Friday, December 28, 2007

Interviewing Thomas E. Sandell

(February 11, 2010. Thomas Sandell said in a phone interview on Februari 5 that the value of his hedgefund Castlerigg initially was 40 million dollars, and not 125 million, as I wrote in my article. The text below has been updated.) 

From Currents magazine 4 2007.


Swedish-born Thomas E. Sandell is one of the most successful hedge fund investors in New York, but he is also one of the most shy when it comes to mass media. Sandell’s hedge fund Castlerigg Investments (which is managed by Sandell Asset Management Company in New York) grew with 11 percent from January 1 2007 to December 5.


When Sandell started Castlerigg Investments in 1998 it had $40 million in assets. Today they are worth $7,5 billion.

I've been trying to get an interview with him for over a year, but it seemed impossible. Once I tried to get a chance to get close enough to ask him in person by signing up for an evening with Sandell arranged by the Swedish-American Chamber of Commerce in New York, but I got an email back saying that journalists were banned from this event, even if we didn’t plan to cover it. I talked to Sandell’s lawyer who was very nice and promised to ask, but nothing more happened.

I had more or less given up when the news broke that SEC and Sandell Asset Management had agreed to settle SEC’s investigation into certain irregularities by the firm after the Katrina Hurricane. I called around and read up on the news on the web and prepared a short text which I was ready to file, when I decided to call Mr. Sandell, just for the heck of it. He’s not going to answer, but then I could at least write that we tried in vain to reach Mr. Sandell for a comment.
It was late in the afternoon, about six if I remember it right. Somebody picked up and I asked for Mr. Sandell.
“Yes, it’s me,” the voice answered.
I explained that I wanted a comment to the SEC statement. He didn’t want to comment, but he did offer to read the article and let me know if anything was wrong. I sent the article, and half an hour later I got a phone call. There were a lot of things wrong with my article, and obviously with most other articles written on the issue. We talked and he explained the intricate details, and actually gave me his comments. I tried to be fair and corrected mistakes he pointed out and that I deemed reasonable. We went back and forth a few times, and the story became more precise in the process. He didn’t really want a story at all, but as there was going to be one, he’d rather have a say, so he talked.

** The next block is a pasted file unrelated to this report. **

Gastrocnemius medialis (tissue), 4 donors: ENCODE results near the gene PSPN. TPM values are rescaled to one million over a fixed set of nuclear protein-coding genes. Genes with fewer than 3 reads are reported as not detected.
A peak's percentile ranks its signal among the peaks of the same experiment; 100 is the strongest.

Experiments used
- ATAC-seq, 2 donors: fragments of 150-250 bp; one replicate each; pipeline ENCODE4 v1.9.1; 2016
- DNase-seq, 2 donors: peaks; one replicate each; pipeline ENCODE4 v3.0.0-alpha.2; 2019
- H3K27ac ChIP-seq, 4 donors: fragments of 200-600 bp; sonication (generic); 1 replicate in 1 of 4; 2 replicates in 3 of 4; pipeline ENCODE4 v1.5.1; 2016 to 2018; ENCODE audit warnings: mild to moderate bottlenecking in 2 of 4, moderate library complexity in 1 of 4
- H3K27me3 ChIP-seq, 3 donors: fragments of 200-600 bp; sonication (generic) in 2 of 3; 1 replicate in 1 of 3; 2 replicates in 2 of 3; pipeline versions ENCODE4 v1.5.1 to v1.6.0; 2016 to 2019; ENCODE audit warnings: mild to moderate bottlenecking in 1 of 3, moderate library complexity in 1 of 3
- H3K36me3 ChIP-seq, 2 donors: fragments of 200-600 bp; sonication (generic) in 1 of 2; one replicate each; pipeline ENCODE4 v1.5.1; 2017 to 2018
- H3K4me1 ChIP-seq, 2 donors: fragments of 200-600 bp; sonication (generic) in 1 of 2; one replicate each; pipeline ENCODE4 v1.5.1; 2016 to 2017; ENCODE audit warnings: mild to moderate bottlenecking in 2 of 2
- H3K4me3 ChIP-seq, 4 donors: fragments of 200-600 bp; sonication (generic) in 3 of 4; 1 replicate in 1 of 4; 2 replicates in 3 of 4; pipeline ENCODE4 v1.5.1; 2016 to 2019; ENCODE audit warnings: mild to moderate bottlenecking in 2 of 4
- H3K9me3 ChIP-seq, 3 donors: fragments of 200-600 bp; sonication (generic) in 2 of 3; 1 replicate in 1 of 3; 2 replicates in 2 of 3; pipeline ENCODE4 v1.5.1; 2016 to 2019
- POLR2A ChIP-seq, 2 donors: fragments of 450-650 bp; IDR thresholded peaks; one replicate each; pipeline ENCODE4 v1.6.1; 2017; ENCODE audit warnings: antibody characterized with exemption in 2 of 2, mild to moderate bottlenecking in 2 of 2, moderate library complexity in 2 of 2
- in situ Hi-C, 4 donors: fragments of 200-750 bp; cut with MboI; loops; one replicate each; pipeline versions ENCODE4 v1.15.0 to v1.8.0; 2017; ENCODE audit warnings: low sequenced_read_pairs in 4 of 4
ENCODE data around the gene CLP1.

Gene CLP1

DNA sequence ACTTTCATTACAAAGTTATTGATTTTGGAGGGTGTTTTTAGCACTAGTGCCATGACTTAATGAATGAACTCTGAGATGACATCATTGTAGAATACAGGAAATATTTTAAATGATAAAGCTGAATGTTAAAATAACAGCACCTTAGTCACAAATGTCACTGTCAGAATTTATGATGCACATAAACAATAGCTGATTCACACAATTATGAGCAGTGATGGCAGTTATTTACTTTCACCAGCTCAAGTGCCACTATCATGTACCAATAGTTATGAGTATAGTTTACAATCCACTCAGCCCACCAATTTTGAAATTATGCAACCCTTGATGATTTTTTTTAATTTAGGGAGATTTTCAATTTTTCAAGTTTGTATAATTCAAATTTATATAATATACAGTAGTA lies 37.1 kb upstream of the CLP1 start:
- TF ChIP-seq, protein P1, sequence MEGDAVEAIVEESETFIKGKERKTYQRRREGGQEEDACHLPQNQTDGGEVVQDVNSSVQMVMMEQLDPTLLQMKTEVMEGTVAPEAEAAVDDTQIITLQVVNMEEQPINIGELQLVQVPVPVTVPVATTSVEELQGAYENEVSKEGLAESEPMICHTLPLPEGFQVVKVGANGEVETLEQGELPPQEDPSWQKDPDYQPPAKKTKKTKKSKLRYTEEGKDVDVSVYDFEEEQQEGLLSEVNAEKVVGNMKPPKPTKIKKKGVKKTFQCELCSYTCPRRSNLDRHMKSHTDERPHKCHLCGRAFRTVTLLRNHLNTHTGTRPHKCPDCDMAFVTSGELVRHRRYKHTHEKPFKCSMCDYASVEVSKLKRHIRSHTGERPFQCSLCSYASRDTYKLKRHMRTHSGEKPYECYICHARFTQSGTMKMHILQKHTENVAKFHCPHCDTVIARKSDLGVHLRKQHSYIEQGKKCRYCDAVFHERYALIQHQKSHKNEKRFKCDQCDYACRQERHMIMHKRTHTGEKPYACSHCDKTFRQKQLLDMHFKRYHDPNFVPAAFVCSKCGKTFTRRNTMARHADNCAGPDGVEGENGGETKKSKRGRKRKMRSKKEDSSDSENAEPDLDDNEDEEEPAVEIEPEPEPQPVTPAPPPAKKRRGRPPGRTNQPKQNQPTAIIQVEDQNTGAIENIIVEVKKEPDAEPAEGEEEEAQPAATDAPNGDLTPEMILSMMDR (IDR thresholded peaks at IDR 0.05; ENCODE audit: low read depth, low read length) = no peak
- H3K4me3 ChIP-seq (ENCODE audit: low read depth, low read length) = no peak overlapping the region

I’m not sure why he bothered, because he doesn’t bother to talk to the Wall Street Journal or the New York Times. All I knew was that he did, and that he seemed to trust that I would be fair, and had no agenda to push.

While I had him on the phone, I asked him if he would be willing to give an interview for Currents magazine, for which I am the editor. He suggested that we meet for lunch to talk about it. That lunch took place on October 25, and it soon turned into the interview which I published in Currents No. 4 2007.

If you want to read the entire interview and more articles, get my book Swedish-American Currents.

Computerworld's Senior Reporter Eric Lai referred to my Sandell story in his blog.

Hans Sandberg 

Saturday, June 2, 2007

Sweden's Bragging Rights


Having lived some twenty years in the U.S., I’m still baffled at how strong Sweden is as a brand, whether it is professors or pundits discussing the pros and cons of the welfare state, or designers discussing the cool Scandinavian sense of form. It’s such a little country, and it’s so remote (well, it’s not quite Siberia, and there are no polar bears roaming the streets of Stockholm, but let’s just say that it’s normally not the first stop for a retired American couple going to see Europe...) Still, it’s always mentioned, and mostly for the good of it. It used to be Ingmar Bergman, Alfred Nobel, Swedish cars and steel, but now we also have Swedish chefs, Swedish fashion, IKEA and even alternative energy. How come? This is a question I asked several experts on global branding. You can read their answers in Currents Magazine:

Not So Humble Swedes Build A Global Superbrand

Getting the Swedes To Talk (About Your New Product)

PR In A Changing World




Saturday, March 17, 2007

They Wanted a Non-American for This Job

Bo I. Andersson grew up in Falkenberg, a tiny coastal town south of Gothenburg on Sweden’s west coast. After completing his mandatory military service, he set out to become an officer and studied at the Borensberg military college. But in 1987, he left the army to become a buyer at Saab Automobile. Three years later, he was Saab’s top purchasing manager, but his mother was worried. Wasn’t there any better company to work for than one that lost several million dollars a day?